According to the latest South Korean defense white paper, published in 2016, the North Korean military has about 14,000 artillery weapons, including 5,500 multiple rocket launchers, the majority of which have been deployed near the border.
On the economic front, Moon and Rivlin agreed to sign a bilateral free trade agreement (FTA) to expand cooperation in investment, services and technology.
“The two countries have a mutually supplementary economic cooperation structure and share the common goal of nurturing future and cutting-edge industries,” Moon said. Bilateral trade between the two hit a record high of $2.7 billion last year.
Seoul and Jerusalem started FTA talks in May 2015 and have had several rounds of negotiations.
Moon expressed hope that Israel would share its experience in nurturing high-tech startups, which could foster substantive partnerships in sectors like the hydrogen economy, artificial intelligence and 5G wireless communication networks.
The two leaders also signed memorandums of understanding to promote cooperation in hydrogen energy and higher education exchanges.
Rivlin is accompanied by two delegations from Israel’s business and academic sectors, led by Adiv Baruch, chair of the Israel Export and International Cooperation Institute, and Professor Yaffa Zilbershats, chair of the Council for Higher Education Planning and Budgeting Committee.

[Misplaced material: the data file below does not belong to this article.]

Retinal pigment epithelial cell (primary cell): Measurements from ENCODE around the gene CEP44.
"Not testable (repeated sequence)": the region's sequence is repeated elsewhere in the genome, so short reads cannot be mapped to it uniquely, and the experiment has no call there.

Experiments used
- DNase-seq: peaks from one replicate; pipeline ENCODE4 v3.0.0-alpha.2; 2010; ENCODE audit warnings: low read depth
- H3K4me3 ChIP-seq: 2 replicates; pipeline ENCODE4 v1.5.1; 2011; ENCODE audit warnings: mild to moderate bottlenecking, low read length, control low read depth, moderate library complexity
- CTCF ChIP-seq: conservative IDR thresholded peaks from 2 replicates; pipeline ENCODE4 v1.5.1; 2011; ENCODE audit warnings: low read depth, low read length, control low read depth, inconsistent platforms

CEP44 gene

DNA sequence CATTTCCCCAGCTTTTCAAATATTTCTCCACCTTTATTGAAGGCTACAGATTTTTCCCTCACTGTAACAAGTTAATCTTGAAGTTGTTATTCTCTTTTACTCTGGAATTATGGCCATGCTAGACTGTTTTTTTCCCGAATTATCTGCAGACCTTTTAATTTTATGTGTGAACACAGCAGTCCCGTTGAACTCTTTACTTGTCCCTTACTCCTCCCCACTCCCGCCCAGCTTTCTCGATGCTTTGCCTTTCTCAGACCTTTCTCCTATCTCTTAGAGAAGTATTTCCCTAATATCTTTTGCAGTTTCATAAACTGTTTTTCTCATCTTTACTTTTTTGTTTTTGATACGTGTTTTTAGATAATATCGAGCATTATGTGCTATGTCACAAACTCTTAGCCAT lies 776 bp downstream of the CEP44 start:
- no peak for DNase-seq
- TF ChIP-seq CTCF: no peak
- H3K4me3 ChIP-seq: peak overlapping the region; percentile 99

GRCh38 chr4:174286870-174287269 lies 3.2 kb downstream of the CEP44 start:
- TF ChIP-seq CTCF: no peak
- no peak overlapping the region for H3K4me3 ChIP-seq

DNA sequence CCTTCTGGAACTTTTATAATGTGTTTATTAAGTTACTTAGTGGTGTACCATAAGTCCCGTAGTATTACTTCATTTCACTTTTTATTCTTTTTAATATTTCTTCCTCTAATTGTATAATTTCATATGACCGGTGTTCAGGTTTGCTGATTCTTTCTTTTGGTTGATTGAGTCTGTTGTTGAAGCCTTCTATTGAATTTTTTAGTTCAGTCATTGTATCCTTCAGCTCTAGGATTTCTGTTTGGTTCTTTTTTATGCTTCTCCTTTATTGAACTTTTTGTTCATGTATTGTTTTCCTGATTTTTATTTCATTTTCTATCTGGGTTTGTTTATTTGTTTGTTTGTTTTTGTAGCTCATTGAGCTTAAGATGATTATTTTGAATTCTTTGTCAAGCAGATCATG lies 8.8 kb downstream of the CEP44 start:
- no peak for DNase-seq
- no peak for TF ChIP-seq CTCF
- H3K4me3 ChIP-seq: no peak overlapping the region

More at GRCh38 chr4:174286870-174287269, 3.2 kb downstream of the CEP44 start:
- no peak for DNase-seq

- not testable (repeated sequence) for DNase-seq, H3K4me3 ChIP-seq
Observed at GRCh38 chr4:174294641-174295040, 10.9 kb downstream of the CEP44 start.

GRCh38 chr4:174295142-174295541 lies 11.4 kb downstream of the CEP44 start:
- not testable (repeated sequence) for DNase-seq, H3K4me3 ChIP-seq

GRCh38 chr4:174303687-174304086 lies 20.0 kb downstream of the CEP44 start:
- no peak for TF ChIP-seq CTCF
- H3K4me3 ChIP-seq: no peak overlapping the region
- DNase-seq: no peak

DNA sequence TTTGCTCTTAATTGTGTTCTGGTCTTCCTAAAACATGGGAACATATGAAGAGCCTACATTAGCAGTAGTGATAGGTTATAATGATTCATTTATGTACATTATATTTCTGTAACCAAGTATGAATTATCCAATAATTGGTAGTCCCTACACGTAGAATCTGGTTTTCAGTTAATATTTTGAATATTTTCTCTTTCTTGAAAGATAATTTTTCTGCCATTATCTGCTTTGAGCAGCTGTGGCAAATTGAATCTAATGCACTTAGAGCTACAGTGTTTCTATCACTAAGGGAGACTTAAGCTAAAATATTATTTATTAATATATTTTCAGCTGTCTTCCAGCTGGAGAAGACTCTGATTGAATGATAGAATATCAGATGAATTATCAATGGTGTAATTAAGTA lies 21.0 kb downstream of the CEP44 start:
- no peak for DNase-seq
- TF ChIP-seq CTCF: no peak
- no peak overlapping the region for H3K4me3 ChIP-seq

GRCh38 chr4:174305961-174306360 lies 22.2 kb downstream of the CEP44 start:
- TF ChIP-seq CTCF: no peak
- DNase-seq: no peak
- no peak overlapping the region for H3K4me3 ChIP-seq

South Korea and Israel established diplomatic ties in 1962 and the latter opened an embassy in Seoul in 1992.


Poland seizes two for plotting Breivik-style attacks on Muslims

Updated 13 November 2019

Poland seizes two for plotting Breivik-style attacks on Muslims

  • The two suspects were taken into custody on Sunday in the capital Warsaw and the northern city of Szczecin
  • Breivik, an anti-Muslim neo-Nazi, massacred 77 people in Norway’s worst peacetime atrocity in July 2011

WARSAW: Polish agents arrested two people accused of planning attacks against Muslims inspired by Norwegian mass killer Anders Behring Breivik and suspected white supremacist Brenton Tarrant in New Zealand, the security service said on Wednesday.
The arrests follow a spate of attacks involving white supremacists targeting ethnic and religious minorities across the globe. Far-right groups have grown in strength in Poland, the largest of the European Union’s post-communist states.
The two suspects were taken into custody on Sunday in the capital Warsaw and the northern city of Szczecin.
“The arrests are the result of information collected earlier by the Internal Security Agency (ABW) about an extremist group whose aim was to intimidate Muslims living in Poland,” the statement said.
“The materials gathered during the investigation show the group modelled itself on terrorist attacks carried out by extremists including Anders Breivik (in 2011 in Norway) and Brenton Tarrant (in 2019 in New Zealand).”
The group intended to carry out attacks using firearms and explosives, the statement said, and during one search of a house in the Warsaw suburb of Wlochy, ABW agents found materials for making large quantities of explosives, guns and ammunition.
Breivik, an anti-Muslim neo-Nazi, massacred 77 people in Norway’s worst peacetime atrocity in July 2011.
Tarrant has been charged with an attack broadcast live on Facebook in 2019 on two mosques in Christchurch, New Zealand, that killed 51 people and wounded dozens.